Crime Victims - Standing Committee
The Crime Victims Committee is a standing committee of the State Bar of Texas. Its purpose is to educate the legal profession and the public about legal and social resources available to crime victims. You will find a list of frequently asked questions and answers below. Links to crime victim resources also follow.
Información en Español - Víctimas de Crimen - Comité Permanente
The Crime Victims Committee makes presentations to local bar associations and attorney and judicial groups. The Committee's presentation about ethical obligations to crime victims has been approved by the State Bar of Texas Continuing Legal Education for ethics credit. If interested, please contact the State Bar's Committees Coordinator at (512) 427-1516 or (800) 204-2222, ext. 1516.
Crime victims have a right under Chapter 56 of the Code of Criminal Procedure to be notified of all relevant court proceedings. Additionally, they have the right to be informed ahead of time if the proceedings have been cancelled or rescheduled. Victims should inform the prosecutor or victim assistance coordinator of their desire to be notified of court settings, as well as make them aware of any changes in contact numbers.
How will a victim know when something
with his/her criminal case?
A Texas law (Code of Criminal Procedure Article 56.08) requires prosecutors to give victims written notice about various important stages of a criminal proceeding. For instance, state prosecutors must notify victims no later than 10 days after a defendant has been charged with a crime. Read the statute here. Always feel free to call your local prosecutor's office. For cases that have not been filed, call the local law enforcement agency that investigated your case.
Victims may also request that the prosecutor notify them of any scheduled court proceedings, changes in that schedule, continuances (when a proceeding is postponed until a later date), and any plea bargain agreements that will be presented to a judge. (Code of Criminal Procedure Article 56.08(b).) If you have questions about the information you will receive, contact the Victim Assistance Division of your local prosecutor’s office for more specific information about the case.
Texas jails and prisons also participate in a automated notification program called Texas VINE (Victim Information and Notification Everyday). It is a free tool for crime victims and other concerned citizens that provides basic information on jailed or imprisoned offenders, case information and scheduled court events. It will notify registered users of changes in offender jail status, case and court events and is available 24 hours a day, 7 days a week in English or in Spanish. For more information about Texas VINE, see www.vinelink.com. The Texas Department of Criminal Justice-Victim Services Division also helps notify victims of prisoner releases. Call TDCJ at 1-800-848-4284.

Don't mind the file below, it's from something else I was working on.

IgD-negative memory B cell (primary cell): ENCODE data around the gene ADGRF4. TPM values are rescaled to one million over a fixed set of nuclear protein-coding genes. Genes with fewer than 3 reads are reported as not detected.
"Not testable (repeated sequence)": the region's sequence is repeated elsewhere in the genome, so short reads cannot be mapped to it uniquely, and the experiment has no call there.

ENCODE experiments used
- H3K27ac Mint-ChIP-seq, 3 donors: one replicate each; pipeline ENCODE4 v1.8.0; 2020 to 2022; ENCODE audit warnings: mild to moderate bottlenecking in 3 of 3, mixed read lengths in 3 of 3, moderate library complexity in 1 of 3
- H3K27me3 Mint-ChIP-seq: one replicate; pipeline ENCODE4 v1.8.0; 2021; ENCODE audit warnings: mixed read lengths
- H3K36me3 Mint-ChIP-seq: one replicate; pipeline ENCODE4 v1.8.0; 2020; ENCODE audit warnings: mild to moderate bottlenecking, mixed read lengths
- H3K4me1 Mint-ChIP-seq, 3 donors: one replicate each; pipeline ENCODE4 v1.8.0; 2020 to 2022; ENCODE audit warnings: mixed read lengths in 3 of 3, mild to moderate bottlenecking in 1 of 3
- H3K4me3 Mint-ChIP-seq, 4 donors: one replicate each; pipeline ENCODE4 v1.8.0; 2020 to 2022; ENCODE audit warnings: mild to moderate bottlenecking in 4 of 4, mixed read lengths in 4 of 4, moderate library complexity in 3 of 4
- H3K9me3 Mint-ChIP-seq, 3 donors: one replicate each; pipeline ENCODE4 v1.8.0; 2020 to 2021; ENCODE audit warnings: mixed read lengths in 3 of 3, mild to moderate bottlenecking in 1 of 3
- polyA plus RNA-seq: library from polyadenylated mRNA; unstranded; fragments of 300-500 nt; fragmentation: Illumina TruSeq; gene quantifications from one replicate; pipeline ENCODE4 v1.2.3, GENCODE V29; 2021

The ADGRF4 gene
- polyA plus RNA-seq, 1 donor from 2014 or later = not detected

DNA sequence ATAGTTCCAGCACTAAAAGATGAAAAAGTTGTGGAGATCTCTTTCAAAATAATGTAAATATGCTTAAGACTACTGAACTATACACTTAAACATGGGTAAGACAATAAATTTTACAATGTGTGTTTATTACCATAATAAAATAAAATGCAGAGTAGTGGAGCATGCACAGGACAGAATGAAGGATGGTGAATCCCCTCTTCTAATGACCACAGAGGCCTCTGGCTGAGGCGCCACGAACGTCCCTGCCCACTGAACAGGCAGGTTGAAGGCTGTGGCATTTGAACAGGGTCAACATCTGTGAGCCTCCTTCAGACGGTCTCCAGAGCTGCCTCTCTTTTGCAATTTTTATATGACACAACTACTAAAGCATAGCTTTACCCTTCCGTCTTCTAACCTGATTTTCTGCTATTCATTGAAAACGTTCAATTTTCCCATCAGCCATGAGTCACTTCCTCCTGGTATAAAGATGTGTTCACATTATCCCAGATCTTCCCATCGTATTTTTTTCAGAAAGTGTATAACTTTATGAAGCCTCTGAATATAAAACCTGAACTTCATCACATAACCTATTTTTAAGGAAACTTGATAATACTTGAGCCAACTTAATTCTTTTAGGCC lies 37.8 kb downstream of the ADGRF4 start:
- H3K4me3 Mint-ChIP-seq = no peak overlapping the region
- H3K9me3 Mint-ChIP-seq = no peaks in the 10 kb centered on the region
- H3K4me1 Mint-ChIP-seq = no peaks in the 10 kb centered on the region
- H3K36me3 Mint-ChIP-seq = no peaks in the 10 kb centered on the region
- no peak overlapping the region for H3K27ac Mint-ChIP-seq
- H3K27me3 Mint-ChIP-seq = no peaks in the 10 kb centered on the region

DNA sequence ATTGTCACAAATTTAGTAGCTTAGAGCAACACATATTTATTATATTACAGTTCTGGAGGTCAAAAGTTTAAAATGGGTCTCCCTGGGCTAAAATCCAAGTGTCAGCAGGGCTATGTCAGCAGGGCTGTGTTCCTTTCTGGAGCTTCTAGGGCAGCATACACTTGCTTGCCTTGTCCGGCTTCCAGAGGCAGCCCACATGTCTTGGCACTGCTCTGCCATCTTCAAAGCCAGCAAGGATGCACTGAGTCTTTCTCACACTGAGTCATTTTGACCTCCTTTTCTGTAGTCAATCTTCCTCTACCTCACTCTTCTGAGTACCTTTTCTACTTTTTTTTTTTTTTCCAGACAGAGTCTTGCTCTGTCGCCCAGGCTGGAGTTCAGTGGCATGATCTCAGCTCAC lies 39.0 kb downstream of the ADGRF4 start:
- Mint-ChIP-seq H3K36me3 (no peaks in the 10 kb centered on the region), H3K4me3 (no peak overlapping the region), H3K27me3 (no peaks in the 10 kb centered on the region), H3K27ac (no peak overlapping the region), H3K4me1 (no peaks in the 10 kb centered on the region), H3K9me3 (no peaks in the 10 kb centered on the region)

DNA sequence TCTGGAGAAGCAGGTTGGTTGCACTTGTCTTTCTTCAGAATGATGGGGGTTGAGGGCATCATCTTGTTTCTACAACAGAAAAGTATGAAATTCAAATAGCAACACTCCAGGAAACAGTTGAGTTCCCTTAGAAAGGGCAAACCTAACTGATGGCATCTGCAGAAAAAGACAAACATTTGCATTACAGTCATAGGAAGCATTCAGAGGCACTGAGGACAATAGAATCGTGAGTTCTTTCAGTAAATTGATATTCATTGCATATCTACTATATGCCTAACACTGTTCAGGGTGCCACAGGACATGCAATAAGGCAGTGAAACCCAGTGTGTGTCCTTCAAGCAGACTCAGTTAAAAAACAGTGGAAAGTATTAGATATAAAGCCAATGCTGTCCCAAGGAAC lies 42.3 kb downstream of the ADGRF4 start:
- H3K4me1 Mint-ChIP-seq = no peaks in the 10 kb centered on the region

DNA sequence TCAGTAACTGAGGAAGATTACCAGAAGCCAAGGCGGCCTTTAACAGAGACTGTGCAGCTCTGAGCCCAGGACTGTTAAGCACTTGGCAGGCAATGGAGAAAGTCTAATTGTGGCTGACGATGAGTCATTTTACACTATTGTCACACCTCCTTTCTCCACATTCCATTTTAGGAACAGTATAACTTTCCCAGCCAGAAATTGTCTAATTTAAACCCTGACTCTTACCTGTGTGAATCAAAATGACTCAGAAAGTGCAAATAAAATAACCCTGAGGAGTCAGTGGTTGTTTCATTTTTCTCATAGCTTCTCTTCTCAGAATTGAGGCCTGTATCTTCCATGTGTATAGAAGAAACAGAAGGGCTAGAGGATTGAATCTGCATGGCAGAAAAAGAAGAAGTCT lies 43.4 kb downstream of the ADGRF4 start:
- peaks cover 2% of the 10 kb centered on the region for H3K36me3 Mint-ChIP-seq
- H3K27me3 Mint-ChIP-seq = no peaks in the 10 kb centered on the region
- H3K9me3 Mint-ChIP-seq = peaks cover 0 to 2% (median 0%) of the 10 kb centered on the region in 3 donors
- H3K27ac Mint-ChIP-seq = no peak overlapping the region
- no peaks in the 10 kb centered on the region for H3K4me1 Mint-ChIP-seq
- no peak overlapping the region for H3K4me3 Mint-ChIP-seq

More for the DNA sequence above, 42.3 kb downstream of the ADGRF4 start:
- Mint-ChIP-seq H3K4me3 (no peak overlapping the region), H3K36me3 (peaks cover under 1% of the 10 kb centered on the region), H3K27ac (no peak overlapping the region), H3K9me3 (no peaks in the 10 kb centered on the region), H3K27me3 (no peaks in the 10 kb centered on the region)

Where can crime victims get counseling when
they can’t afford to pay for it on their own?
Texas has a Crime Victims' Compensation Fund that is designed to pay for some expenses related to the most serious types of crimes when the victim has no other way to pay. Counseling, for instance, is one of the types of expenses that CVC funds can help with. For more information about specific expenses covered by CVC funds, see the Texas Attorney General’s website: www.oag.state.tx.us or read the Crime Victims' Compensation brochure [PDF] For help filing a CVC fund request, contact the Victim’s Assistance Division in the local prosecutor’s office.
Start with these potential resources:
- Local, state, and federal government agencies may be able to
some funding sources. Contact your local Council of Governments and
• Governor's Office Criminal Justice Division
• Office on Violence Against Women
• The Department of Justice
• The Bureau of Justice Assistance
• Office for Victims of Crime
- The Texas Attorney General’s Office has limited funding for grants and/or contracts for direct services and support for crime victims. For more information see this brochure [PDF] For further information, call the office of the AG grants coordinator at (512) 463-0826.
- Justice Planning and Management Associates in Maine helps prosecutor offices track grant activity. For more information, see www.jpmaweb.com or call (207) 582-3269.
What is family violence?
Family violence is defined in Chapter 5 of the Texas Code of Criminal Procedure as: (1) an act of or threat to cause physical harm by one member of a family or household against another; (2) abuse of a child by a member of the child's family or household; and (3) dating violence.
"Family" includes blood relatives or relatives by marriage, former spouses, parents of the same child, foster parents and foster children, or any member or former member of a household (people living in the same house, related or not). The existence of dating relationships is determined by the length of the relationship, the nature of their relationship, and the frequency and type of interaction between the persons involved.
Who can help family violence victims obtain assistance and
Victims of family violence are entitled to the maximum protection from harm or abuse or the threat of harm or abuse as permitted by law. Family violence victims should contact their local law enforcement agencies, prosecutor, and family violence centers for assistance.
How can a family violence victim get a protective order?
A protective order is a civil court order issued to prevent continuing acts of family violence. The order can prohibit an offender from: (1) committing further acts of family violence; (2) harassing or threatening the victim (directly or indirectly); and (3) going to or near a school or day-care center attended by a child protected by the order.
Victims can apply for a protective order through the district or county attorney, a private attorney or through a legal aid service program. The application must be filed in the county in which the victim or the offender lives. There are no minimum time limits to establish residency, and protective orders are available in every county in Texas. These potential resources may also assist victims:
- For more information about the protective order process, see this brochure [PDF] from the Texas Attorney General’s website.
- For free protective order forms and other information, see www.TexasLawHelp.org.
- For information about domestic violence, shelters, emergency